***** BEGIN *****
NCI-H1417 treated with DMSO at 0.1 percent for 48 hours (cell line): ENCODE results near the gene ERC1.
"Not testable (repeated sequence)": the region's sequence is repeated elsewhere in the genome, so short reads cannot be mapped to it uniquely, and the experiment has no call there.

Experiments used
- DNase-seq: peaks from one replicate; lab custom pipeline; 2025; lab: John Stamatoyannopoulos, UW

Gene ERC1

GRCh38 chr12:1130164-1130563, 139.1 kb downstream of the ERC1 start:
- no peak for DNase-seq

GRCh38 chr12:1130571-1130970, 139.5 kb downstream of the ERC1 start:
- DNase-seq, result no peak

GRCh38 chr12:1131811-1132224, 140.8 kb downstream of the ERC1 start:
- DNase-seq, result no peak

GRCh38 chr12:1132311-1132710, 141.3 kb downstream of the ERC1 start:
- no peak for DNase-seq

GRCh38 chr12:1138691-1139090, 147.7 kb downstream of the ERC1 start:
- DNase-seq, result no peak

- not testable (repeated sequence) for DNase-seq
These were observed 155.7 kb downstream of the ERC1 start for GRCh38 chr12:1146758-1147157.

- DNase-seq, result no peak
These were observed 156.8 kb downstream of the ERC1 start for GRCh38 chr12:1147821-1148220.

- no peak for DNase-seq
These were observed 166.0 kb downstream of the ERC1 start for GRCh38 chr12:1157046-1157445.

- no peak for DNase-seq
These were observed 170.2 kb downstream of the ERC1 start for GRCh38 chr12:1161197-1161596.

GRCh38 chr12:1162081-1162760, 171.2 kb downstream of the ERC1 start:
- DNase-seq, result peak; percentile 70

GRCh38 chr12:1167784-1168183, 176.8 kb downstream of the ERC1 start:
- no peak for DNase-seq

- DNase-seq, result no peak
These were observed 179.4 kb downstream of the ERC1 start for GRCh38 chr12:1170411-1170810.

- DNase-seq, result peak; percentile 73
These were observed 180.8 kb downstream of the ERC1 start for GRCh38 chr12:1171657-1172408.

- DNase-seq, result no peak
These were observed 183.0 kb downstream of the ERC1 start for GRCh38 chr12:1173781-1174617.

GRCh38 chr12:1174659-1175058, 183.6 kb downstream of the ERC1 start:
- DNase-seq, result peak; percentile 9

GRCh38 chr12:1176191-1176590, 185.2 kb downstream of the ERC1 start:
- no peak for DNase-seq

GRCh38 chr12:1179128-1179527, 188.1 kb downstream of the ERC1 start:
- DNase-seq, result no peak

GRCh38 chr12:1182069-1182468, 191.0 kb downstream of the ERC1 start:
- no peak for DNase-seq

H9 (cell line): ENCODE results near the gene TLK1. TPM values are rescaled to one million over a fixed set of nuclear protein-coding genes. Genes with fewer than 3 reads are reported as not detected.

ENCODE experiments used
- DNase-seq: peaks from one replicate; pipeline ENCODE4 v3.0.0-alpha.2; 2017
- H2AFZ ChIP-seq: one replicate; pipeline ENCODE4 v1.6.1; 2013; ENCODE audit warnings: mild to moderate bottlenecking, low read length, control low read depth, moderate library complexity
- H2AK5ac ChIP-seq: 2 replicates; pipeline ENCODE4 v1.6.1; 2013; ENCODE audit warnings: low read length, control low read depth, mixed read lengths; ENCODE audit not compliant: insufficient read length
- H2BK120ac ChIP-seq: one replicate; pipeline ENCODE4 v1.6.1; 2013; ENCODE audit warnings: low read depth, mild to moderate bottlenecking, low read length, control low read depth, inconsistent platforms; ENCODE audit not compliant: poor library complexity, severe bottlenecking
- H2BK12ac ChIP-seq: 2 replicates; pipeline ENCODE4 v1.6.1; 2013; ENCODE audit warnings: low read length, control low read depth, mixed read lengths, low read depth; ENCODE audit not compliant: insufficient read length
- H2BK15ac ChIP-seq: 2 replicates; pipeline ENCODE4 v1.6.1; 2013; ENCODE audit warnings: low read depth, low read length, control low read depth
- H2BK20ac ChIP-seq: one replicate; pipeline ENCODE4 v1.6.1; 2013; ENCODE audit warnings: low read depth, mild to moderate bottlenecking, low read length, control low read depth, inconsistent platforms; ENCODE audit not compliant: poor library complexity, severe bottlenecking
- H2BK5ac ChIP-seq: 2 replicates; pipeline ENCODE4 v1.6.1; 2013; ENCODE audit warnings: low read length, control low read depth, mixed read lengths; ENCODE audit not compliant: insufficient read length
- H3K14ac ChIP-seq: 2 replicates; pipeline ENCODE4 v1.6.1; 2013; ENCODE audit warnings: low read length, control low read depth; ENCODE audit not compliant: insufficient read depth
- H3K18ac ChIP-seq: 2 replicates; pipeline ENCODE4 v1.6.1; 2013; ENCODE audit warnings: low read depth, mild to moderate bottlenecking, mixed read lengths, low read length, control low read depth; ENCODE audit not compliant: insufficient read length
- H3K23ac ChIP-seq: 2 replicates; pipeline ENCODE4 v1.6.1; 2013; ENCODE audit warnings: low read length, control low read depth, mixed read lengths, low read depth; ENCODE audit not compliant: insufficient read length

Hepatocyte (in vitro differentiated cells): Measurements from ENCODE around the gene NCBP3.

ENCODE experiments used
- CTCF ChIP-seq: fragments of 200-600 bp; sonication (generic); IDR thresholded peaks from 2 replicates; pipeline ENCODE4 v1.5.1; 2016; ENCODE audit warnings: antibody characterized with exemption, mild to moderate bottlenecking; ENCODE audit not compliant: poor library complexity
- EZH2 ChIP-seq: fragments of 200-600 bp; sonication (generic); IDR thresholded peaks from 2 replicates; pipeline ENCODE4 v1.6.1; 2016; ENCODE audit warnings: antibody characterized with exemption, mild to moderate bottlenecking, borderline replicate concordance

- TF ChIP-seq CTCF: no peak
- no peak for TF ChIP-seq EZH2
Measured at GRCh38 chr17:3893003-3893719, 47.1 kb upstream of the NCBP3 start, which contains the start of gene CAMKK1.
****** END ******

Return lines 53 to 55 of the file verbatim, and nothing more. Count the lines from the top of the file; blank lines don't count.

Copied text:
- H3K18ac ChIP-seq: 2 replicates; pipeline ENCODE4 v1.6.1; 2013; ENCODE audit warnings: low read depth, mild to moderate bottlenecking, mixed read lengths, low read length, control low read depth; ENCODE audit not compliant: insufficient read length
- H3K23ac ChIP-seq: 2 replicates; pipeline ENCODE4 v1.6.1; 2013; ENCODE audit warnings: low read length, control low read depth, mixed read lengths, low read depth; ENCODE audit not compliant: insufficient read length

Hepatocyte (in vitro differentiated cells): Measurements from ENCODE around the gene NCBP3.